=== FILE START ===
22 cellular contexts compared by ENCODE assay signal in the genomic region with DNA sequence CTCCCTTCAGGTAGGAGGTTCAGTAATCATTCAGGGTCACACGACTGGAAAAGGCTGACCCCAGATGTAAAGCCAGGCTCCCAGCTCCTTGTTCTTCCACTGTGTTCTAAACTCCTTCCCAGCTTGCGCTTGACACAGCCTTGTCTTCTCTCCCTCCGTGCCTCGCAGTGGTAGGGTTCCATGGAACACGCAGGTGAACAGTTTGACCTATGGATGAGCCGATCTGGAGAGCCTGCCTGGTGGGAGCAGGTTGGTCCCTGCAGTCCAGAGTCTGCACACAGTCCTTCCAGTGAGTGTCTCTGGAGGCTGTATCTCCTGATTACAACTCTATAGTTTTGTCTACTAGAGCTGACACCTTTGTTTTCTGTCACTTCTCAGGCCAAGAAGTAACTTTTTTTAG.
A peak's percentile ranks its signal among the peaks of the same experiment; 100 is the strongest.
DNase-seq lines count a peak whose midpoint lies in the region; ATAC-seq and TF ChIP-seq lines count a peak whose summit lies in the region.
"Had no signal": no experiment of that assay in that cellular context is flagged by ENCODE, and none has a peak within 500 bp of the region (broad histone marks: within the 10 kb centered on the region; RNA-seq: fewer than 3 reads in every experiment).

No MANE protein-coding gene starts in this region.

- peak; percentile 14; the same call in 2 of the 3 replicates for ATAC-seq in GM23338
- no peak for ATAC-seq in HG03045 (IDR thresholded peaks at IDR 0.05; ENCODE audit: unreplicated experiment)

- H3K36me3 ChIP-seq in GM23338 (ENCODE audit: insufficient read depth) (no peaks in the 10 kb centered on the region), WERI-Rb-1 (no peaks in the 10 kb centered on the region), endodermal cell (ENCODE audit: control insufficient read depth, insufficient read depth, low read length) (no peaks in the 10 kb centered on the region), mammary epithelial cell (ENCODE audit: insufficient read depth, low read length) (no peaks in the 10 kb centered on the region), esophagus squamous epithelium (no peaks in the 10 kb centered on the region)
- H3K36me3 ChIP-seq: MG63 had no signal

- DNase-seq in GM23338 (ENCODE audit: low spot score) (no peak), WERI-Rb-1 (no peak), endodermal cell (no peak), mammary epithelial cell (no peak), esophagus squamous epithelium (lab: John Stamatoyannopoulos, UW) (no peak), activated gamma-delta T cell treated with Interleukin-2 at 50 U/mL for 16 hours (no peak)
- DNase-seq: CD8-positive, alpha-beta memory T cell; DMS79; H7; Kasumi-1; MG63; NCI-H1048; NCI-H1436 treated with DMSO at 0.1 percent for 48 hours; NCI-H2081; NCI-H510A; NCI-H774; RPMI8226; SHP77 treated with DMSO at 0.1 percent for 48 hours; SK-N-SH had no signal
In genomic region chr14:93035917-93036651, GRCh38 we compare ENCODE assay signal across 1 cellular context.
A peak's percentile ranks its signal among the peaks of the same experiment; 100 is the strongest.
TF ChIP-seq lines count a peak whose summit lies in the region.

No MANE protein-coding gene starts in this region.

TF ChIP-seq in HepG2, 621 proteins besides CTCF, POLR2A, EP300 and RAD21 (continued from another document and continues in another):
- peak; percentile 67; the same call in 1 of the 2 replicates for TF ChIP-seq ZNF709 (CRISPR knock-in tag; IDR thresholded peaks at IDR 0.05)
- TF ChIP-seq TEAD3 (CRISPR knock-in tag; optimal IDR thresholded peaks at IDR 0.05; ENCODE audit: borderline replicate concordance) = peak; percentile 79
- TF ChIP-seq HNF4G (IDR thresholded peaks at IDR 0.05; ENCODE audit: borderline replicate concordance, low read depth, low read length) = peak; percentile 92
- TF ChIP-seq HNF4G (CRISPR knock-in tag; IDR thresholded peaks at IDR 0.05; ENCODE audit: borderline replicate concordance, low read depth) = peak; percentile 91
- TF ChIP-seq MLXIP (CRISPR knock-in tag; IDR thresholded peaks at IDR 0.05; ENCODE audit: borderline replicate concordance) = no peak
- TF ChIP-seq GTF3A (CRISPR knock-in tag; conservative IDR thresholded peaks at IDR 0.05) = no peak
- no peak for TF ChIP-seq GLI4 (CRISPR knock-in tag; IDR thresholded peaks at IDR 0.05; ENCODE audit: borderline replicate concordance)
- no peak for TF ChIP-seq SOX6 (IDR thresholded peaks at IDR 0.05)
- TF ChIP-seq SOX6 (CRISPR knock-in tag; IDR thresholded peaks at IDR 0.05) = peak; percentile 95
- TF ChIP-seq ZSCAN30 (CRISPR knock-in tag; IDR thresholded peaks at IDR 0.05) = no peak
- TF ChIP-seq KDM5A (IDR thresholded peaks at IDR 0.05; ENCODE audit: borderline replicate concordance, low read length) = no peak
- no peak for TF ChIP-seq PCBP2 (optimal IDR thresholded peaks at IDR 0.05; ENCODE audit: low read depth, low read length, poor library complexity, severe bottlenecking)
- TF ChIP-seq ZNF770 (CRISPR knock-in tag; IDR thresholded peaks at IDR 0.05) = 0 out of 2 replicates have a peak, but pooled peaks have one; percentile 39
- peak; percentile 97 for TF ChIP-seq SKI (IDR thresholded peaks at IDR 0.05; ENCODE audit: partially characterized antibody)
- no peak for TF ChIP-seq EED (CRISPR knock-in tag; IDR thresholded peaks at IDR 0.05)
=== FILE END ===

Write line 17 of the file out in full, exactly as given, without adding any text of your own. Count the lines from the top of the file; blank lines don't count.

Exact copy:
- peak; percentile 67; the same call in 1 of the 2 replicates for TF ChIP-seq ZNF709 (CRISPR knock-in tag; IDR thresholded peaks at IDR 0.05)